NORTHERN TRUST CO. T. SNYDER. (Circuit Court of Appeals, Seventh Oircuit. October 8, 1800.)
CovENANTS IN LEASE-WHEN BINDING ON ASSIGNEE.
Covenants that the lessee will keep the buildings insured for two-thirds of their value, and, in case of destruction by fire, wUl use the proceeds of insurance for .rebuildlng, or wlll pay over the insurance to the lessor at his option, run with the land, and bind the assignee of the lease and all acquiring rights under him. Lessees covenanted to construct buildings and keep them insured for two-thirds of their value, the proceeds of insurance to be used in rebuilding, or to be paid over to the lessor, at the lessee's option. A trust deed executed by the lessor required a similar amount of insurance, and lIuch deed also contemplated that the fund arising from the insurance be applied to rebuilding. Held, that it was proper to award the sum so derived to the lessor, as agaInst the trustee.
.. 8AME-INSURANOE MONEY":"ApPJ,IOATION.
SAME-EQUITABLE LIEN FOR RENT-SATISFAOTION FROM INSURANOE.
The fact that the CQntract of lease gives an equitable lien for rent OD machinery remaining In the legal possession of the lessees does n<Yt render the latter trustees of the machinery for the lessor, so that the iD.Burance effected thereon by the lessees will inure to the benefit of the lessor.
On Appeal from the Circuit Court of the United States for the Northern District of Illinois. Suit by the Northern Trust Company, trustee, against the C0lumbia Straw-Paper Company, to foreclose a trust deed. Annie E. Snyder,administratrix of Henry Snyder, deceased, intervened, for the purpose of demanding insurance money in the hands of complainant. From a decree in her favor, complainant appeals.
On the 2d day of September, 1872, Henry Snyder, the appellee's intestate, executed and delivered to George W. Hastings, James E. Stewart, and Frederick Holford a lease of certain premises in Clark county, in the state of . Ohio, with right to maintain a dam, for the term of 15 years, commencing January 1, 1873, and ending December 31, 1888, at an annual rental of $2,500. The lessees agreed to erect upon certain foundation walls upon the premises, to be completed 1;Iy the lessor, permanent brick buildings, .the taxes upon the premises to be divided equitably between the parties, according to the several values of the parts upon which they were severally to pay the taxes; that is to say, If the land and water power and buildings and other Improvements put upon the premises by the lessor should be assessed separately, the lessor should pay all taxes assessed against the land and water power, and the les< Bees all taxes assessed against the buildings and other improvements put by them upon the premises. The lease further provIded that at the expiration of its term the lessees might remove all the fixtures and appurtenances, Including water wheel put In by them, which could be removed without Injury to the buildings put upon the premIses; but the buildings, upon the expiration of the term, should become the property of the lessor. The lease also provided that the lessor should have a lien upon all machinery, fixtures, and tools put Into the bUildings, for all rent past due, and for all damages talned by reason of any breach of the CQvenants of the lease. The lease further provided that the lessors "w1ll keep saId buildings Insured for twothirds of their value, the proceeds of Bald Insurance, In case of fire, to be used In rebuilding, or pald over to the lessor, at the option of said lessee." The lessee entered Into and continued in possession of the premises until the 1II.st day of' March, 1887, at which time the lessor leased the premises to
NORTHERN TRUST CO.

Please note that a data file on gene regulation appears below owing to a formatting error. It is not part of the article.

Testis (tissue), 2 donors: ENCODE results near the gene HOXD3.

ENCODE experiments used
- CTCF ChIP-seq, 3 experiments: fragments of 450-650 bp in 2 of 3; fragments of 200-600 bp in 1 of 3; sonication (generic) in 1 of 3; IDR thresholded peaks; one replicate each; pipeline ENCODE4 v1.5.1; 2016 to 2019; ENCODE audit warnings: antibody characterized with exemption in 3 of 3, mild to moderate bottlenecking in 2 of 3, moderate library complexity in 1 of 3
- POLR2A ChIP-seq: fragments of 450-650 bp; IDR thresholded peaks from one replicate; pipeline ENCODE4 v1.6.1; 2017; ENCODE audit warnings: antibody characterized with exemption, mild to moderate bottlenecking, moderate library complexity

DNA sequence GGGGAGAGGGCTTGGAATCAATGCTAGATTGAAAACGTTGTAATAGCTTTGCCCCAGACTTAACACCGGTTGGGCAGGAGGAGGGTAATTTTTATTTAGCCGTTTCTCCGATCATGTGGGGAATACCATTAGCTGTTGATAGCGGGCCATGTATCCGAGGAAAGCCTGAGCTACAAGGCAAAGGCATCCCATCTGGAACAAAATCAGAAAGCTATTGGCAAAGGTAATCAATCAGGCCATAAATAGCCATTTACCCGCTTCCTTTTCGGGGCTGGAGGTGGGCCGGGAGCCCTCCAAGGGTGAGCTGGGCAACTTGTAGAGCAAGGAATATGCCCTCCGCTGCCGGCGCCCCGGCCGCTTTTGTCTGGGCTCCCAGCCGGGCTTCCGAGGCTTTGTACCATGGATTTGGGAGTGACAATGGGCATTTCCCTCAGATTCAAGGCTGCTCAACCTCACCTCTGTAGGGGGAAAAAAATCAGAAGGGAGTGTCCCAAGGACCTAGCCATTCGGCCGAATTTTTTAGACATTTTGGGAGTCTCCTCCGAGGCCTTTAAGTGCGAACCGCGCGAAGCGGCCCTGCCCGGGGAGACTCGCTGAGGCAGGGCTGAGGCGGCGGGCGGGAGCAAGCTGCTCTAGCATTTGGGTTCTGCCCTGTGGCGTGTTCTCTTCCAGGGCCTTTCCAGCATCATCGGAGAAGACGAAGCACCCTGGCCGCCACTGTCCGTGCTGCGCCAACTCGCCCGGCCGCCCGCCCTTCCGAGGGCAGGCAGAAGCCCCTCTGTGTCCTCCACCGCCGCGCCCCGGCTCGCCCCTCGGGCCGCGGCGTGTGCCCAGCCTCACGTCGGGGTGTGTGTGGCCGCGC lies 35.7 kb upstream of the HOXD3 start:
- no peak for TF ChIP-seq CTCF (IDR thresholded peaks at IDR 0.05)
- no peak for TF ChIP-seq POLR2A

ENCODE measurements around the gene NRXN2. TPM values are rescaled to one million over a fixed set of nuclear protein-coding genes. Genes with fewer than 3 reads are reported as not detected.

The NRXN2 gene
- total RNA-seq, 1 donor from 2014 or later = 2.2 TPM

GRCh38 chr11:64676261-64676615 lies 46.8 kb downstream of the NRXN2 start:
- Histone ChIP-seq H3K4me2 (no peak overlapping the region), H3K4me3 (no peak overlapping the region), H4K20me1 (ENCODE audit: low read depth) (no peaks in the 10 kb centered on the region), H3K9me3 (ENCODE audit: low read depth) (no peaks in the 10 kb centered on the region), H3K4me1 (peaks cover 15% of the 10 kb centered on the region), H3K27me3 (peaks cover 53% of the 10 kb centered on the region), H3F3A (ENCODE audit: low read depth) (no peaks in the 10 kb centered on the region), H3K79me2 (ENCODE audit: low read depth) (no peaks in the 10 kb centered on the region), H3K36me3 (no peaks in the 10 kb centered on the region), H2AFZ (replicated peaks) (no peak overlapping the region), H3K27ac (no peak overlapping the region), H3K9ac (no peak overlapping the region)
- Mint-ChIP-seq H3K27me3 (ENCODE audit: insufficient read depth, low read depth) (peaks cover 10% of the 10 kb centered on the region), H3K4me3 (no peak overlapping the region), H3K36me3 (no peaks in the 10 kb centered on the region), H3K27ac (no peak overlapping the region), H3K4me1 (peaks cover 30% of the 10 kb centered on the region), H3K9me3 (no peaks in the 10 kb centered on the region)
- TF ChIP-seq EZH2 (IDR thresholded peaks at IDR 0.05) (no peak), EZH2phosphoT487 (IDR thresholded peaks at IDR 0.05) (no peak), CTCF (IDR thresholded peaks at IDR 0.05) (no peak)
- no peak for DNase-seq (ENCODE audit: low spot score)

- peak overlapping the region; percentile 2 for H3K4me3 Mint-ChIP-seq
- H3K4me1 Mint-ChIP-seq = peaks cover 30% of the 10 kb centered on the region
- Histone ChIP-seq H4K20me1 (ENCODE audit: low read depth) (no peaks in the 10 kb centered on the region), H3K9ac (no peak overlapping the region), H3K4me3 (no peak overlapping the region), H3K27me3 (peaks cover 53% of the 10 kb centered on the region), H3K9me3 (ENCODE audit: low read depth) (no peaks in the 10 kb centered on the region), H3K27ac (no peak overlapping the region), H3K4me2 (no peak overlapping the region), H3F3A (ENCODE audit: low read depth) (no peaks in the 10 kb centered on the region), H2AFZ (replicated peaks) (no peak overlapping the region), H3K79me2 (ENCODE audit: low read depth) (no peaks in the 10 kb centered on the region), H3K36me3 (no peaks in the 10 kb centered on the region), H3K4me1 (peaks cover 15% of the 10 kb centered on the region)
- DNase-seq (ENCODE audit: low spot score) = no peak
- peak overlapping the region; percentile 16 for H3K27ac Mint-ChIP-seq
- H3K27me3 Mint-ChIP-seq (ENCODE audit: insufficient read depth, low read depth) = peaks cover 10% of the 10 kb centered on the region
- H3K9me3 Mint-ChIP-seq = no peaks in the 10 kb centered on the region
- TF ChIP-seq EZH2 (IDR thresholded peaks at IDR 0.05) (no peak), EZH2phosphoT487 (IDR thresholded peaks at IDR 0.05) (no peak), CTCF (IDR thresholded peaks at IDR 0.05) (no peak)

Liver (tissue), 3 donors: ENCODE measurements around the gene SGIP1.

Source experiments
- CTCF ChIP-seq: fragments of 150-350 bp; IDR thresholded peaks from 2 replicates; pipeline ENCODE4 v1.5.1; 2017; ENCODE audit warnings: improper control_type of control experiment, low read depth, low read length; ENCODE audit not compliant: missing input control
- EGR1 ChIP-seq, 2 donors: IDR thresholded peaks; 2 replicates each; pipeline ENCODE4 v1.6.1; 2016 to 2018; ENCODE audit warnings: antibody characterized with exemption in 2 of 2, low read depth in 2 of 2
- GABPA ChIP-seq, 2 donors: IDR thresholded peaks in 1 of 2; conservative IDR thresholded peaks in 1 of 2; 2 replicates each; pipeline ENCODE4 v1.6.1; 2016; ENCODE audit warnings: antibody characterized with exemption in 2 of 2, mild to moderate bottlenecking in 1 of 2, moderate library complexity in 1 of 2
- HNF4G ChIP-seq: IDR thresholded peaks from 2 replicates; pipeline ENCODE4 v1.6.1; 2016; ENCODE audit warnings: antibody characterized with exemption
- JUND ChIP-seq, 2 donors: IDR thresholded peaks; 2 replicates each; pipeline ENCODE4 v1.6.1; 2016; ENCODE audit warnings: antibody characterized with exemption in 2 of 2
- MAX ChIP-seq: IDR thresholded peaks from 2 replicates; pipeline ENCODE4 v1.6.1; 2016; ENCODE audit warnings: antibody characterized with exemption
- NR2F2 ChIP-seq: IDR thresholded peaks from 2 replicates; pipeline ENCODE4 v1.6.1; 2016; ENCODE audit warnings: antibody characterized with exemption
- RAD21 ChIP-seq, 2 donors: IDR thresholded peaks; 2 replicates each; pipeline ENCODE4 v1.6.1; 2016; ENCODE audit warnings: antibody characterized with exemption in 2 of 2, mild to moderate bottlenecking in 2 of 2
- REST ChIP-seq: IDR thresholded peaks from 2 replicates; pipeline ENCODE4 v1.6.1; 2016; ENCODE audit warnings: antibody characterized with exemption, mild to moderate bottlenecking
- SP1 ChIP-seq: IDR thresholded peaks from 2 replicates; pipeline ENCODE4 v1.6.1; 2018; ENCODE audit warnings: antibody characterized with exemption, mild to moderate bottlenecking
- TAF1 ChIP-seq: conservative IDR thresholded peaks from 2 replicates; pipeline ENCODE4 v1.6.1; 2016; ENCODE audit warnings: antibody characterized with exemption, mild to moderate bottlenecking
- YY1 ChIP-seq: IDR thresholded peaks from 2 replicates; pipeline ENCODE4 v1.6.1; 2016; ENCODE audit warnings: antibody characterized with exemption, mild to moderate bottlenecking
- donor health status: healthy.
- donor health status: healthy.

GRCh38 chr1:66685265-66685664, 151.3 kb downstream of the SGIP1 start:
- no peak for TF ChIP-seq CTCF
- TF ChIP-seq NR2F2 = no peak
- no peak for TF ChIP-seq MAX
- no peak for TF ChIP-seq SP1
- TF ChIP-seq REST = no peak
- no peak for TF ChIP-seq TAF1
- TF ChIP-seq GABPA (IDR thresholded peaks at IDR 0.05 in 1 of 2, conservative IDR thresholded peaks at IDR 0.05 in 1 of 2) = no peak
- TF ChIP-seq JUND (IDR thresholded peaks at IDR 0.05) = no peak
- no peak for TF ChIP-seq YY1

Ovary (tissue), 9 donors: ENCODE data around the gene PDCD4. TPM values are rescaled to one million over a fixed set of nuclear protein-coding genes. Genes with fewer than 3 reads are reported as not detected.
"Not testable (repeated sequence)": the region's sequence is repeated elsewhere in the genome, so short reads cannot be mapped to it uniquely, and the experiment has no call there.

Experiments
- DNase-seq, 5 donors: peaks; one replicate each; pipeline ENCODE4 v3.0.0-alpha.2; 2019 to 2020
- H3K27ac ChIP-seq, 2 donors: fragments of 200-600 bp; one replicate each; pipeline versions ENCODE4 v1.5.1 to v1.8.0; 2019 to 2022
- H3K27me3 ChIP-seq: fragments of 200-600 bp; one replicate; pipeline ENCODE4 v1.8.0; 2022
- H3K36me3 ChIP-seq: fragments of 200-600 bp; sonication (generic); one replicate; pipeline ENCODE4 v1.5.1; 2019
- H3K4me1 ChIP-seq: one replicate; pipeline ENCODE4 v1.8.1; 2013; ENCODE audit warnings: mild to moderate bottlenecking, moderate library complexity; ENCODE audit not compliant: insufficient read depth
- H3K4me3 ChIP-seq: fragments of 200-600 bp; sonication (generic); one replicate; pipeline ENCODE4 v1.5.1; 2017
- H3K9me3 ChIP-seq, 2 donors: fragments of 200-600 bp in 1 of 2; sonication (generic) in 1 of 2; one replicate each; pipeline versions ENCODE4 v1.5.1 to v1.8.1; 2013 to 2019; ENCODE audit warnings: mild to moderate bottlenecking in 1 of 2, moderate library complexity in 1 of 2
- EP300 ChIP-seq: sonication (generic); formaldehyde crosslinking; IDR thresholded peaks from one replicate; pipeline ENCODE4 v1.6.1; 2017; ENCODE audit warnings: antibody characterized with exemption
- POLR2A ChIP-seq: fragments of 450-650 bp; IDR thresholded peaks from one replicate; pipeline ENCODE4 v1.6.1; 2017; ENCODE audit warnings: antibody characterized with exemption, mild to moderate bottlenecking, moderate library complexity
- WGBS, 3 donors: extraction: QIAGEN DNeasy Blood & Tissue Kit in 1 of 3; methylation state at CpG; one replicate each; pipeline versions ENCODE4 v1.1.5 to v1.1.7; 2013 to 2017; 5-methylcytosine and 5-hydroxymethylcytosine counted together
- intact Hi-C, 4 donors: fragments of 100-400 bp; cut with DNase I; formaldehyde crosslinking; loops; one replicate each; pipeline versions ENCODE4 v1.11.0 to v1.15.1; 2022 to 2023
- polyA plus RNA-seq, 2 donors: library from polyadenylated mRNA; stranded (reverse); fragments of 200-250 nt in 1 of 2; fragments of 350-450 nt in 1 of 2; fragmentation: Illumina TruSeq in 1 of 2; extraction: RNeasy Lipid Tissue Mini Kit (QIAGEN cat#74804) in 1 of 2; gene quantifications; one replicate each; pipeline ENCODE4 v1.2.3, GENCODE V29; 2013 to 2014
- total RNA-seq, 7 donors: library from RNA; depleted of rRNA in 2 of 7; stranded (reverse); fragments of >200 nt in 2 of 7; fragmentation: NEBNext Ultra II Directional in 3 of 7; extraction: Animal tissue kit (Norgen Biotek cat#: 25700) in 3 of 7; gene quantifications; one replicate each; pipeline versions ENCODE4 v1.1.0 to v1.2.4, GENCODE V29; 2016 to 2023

George W. Hastings and Frank J. Webb, co-partners under the name of the Hastings Paper Company, for a term of three years from January 1, 1888, upon the terms and conditions of the original lease, except as to the amount of rental to be paid, and subject in all respects to the terms and conditions of the original lease. The lease was dUly recorded, so that constructive notice of its contents was given to anyone dealing with the lessees with respect to the premises. The Hastings Paper Oompany entered into possession, and continued therein, complying with the terms and conditions of the lease, until March 10, 1890, at which time the firm was organized into a corporation under the same name, ·and continued in possession for a further term of four years from January 1, 1891, under a new lease, which was subject to all the terms and conditions of the original lease of September 2, 1S72, and the supplemental lease of March 1, 1S88, except as to the amount of rental. This third lease was likewise duly recorded in the official records of the county. Under the original lease, the lessees erected and constructed upon the prem1ses a certain building, and placed therein certain machinery for the manufacture of paper. On the 23d of March, 18()3, the Hastings Paper Company II.Ssigned its interest in the lease to the Columbia Straw-Paper Company, which latter company entered into possession of the premises subject to all the terms and conditions of the leases, and paid rental to the intervener, as administratrix of the estate of the original lessor for the year 1893. On the 31st day of December, 189'..l, the Columbia Straw-Paper Company executed a trust deed to the appellant and another to secure a certain issue of bonds, which trust deed covered the premises in question, with other premises, and contains the following clause: "Also any and all leases and agreements, of any kind, and all right, title, and interest therein or thereto, which l3IlLid Columbia Straw-Paper Company now has or hereafter may acquire or enter into, covering or relating to above-described land and the water power UBed thereon or in connection therewith, reference being had particularly to a certain lease and agreement running from Henry Snyder to the Hastings Paper Company, dated March 10, 1890, for the term of four years from the 1st day of January, 1891, and duly recorded in the records of said Clark county, Ohio." The trust deed also provided that during the life of the trust deed the Columbia Straw-Paper Company should keep all buildings, fixed plant, machinery, and other property of an insurable nature, forming part of the mortgaged property, insured against loss or damage by fire in an amount equal to two-thirds of the full value thereof, and in such name or names, and in such office or offices, as shall be approved by the trustee, and Bbould duly pay all premiums and other sums of money for that purpose, and deliver to the trustee a receipt for the same, and should apply all moneys to be received by virtue of any such policy in making good any loss or damage which may have been occasioned to the property so insured. Another article of the trust deed provided that, if any money should be received by the trustee under any insurance policy upon the buildings, fixed plant, machinery,and other assets included in the mortgaged property, the same "may be applied to the reconstruction, replacement, or repair of the said build· ings, fixed plant, machinery, and other property; provided, however, that such money shall be deposited with the Illinois trustee or its successor in the trust, or as it shall direct, as a further security hereunder, until the same shall he so applied; prOVided, nevertheless, that nothing in this article contained shall compel the trustees, or either of them, to see personally to the appl1cation of any moneys under this clause, or render them responsible to any nonapplication or misapplication thereof, but that the trustee shall be at liberty to allow the same to be applied upon the request and under the direction of the company, its successors or assigns." On the 17th of April. 1893, the bulldings and macblnery were destroyed by fire, there being at the time insurance on the buildings and machinery upon said leasehold premises In the name of the Columbia Straw-Paper Company, and, by special indorsement on each policy, the loss, if any, was made payable, to the Northern Trust Company, one of the trustees in the trust deed. The total insurance upon thebulldings was $10,207; upon machinery, $17,593.05; upon engines, $1,553.25; upon stock, $146.69. The loss was subsequently adjusted and settled, and the insurance money derived therefrom, exclusive of the expense